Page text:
Knowledge is power, especially when it comes to customer service. The more you know about your customers, the better you’re able to serve them the content they want, answer their questions, and create a customized environment around them. Data enhancement evolved to meet business’ needs to know more about their customers. The next step in that evolution is data blending.
Data blending looks at customer records not in isolation, but as part of a larger picture. Each piece of information you gather about a prospect is important in its own right, but it also contributes to a more nuanced view of that potential customer and the audience segments to which he or she belongs. In other words, it’s useful to compile complete customer records; it’s even more useful to put those customer records into a larger context to derive new insights from them as a whole.
Data used to be an IT-managed resource, but that’s changed. As marketing automation tools have become more sophisticated and as everyone has become more tech-savvy, data has increasingly come under the aegis of sales and marketing. You’re also collecting that data from a far wider range of sources, including mobile apps, website data, and third-party sources such as subscriber-based lists. Because data’s pouring in from so many different sources, having a single, central database to coordinate it all is vital. Marketing automation systems that synch with your CRM are a must.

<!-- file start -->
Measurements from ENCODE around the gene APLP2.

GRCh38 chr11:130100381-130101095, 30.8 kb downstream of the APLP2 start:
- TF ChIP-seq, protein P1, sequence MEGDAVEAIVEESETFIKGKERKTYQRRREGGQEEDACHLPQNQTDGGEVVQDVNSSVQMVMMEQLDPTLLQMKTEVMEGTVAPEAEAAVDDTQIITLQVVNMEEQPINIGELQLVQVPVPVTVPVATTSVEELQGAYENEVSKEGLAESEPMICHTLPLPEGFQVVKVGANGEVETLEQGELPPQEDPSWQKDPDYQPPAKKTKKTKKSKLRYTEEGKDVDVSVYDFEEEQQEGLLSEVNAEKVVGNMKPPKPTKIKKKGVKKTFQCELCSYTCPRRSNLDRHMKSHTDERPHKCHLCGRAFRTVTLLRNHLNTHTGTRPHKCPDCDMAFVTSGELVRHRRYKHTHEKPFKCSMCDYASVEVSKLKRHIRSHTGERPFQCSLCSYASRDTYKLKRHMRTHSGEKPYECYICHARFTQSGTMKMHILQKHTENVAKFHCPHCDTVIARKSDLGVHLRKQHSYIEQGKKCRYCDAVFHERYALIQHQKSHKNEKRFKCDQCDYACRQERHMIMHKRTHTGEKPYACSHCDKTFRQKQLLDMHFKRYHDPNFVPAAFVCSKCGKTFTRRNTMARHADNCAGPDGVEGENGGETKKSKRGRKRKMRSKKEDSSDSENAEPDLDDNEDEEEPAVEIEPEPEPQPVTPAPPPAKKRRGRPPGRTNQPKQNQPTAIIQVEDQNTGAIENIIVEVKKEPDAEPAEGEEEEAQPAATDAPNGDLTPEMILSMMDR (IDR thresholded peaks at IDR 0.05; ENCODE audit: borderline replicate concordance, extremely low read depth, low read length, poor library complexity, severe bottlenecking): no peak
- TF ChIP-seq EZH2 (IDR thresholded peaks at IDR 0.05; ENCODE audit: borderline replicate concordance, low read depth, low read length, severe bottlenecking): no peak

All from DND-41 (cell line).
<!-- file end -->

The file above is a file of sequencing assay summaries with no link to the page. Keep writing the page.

Customer data isn’t the only kind of information that affects buying decisions. More generalized knowledge can also have a significant impact. Think about how soaring summer temperatures produce a jump in air conditioning installations or how flu season drives more patients to make an appointment with their family physician, and you’ll see how important other data sources can be. With today’s advanced technology, you can combine data sets to spot new ways in which they influence each other.
Once you have your data in one place, you’re able to do something siloed systems can’t and layer it to derive new insights from it.
Data blending is far more sophisticated than just displaying everything on a single dashboard. It’s an analytical process that reveals relationships between data by combining information to find common values. For example, you might find that your latest newsletter had a dip in click-through rates among part of your audience but a spike for others, which in turn could lead to more refined segmentation options.
What happens when you blend the data you gather with data enhancement services that give you more complete customer records? Let’s take a look at that example again. Not only have you found that some of your customers were more likely to click through, but with data enhancement, you’re also able to see a common denominator between them that you may not otherwise have spotted: Most of them work in a particular geographic region. Now you’re able to focus your efforts on this newly defined audience segment while looking at where your message underperformed to find ways of amplifying the signal there.
By seeing information as pieces of data that comprise a detailed composite image of individual customers and of your audience as a whole, you’re able to fuel new insights.
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